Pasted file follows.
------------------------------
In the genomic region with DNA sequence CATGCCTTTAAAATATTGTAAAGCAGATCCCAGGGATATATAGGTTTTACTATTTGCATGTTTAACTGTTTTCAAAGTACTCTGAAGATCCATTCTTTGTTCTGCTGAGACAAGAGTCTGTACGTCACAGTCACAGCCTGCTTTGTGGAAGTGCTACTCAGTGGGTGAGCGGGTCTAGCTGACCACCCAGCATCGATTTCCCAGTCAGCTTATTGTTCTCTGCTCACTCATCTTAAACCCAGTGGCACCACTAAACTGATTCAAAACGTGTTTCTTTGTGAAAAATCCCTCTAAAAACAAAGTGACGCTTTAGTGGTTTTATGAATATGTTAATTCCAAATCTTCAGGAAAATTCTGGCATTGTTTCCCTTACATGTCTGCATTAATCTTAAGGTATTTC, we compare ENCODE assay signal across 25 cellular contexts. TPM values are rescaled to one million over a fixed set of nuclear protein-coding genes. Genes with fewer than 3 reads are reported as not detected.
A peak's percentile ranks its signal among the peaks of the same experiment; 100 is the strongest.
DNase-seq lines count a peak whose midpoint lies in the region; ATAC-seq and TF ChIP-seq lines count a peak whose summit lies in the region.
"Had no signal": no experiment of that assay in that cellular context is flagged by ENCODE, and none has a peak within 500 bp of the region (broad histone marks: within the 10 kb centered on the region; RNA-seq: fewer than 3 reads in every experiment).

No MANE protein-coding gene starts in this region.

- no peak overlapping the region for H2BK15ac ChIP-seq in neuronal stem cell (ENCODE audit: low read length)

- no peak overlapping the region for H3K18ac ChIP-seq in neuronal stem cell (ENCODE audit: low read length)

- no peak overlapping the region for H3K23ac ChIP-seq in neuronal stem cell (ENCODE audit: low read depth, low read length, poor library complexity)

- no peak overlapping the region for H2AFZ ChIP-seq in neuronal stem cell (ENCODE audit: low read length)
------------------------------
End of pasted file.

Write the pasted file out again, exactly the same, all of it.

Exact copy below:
In the genomic region with DNA sequence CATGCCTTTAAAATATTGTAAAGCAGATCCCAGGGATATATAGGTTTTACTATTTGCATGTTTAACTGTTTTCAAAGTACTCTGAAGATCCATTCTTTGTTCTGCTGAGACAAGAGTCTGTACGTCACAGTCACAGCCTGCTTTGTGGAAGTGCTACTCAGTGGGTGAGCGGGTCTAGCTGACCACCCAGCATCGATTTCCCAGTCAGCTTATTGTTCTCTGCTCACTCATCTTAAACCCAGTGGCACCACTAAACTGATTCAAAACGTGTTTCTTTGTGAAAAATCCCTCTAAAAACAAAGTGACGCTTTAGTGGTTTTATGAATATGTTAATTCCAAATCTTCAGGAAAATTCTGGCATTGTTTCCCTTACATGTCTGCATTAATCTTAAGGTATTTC, we compare ENCODE assay signal across 25 cellular contexts. TPM values are rescaled to one million over a fixed set of nuclear protein-coding genes. Genes with fewer than 3 reads are reported as not detected.
A peak's percentile ranks its signal among the peaks of the same experiment; 100 is the strongest.
DNase-seq lines count a peak whose midpoint lies in the region; ATAC-seq and TF ChIP-seq lines count a peak whose summit lies in the region.
"Had no signal": no experiment of that assay in that cellular context is flagged by ENCODE, and none has a peak within 500 bp of the region (broad histone marks: within the 10 kb centered on the region; RNA-seq: fewer than 3 reads in every experiment).

No MANE protein-coding gene starts in this region.

- no peak overlapping the region for H2BK15ac ChIP-seq in neuronal stem cell (ENCODE audit: low read length)

- no peak overlapping the region for H3K18ac ChIP-seq in neuronal stem cell (ENCODE audit: low read length)

- no peak overlapping the region for H3K23ac ChIP-seq in neuronal stem cell (ENCODE audit: low read depth, low read length, poor library complexity)

- no peak overlapping the region for H2AFZ ChIP-seq in neuronal stem cell (ENCODE audit: low read length)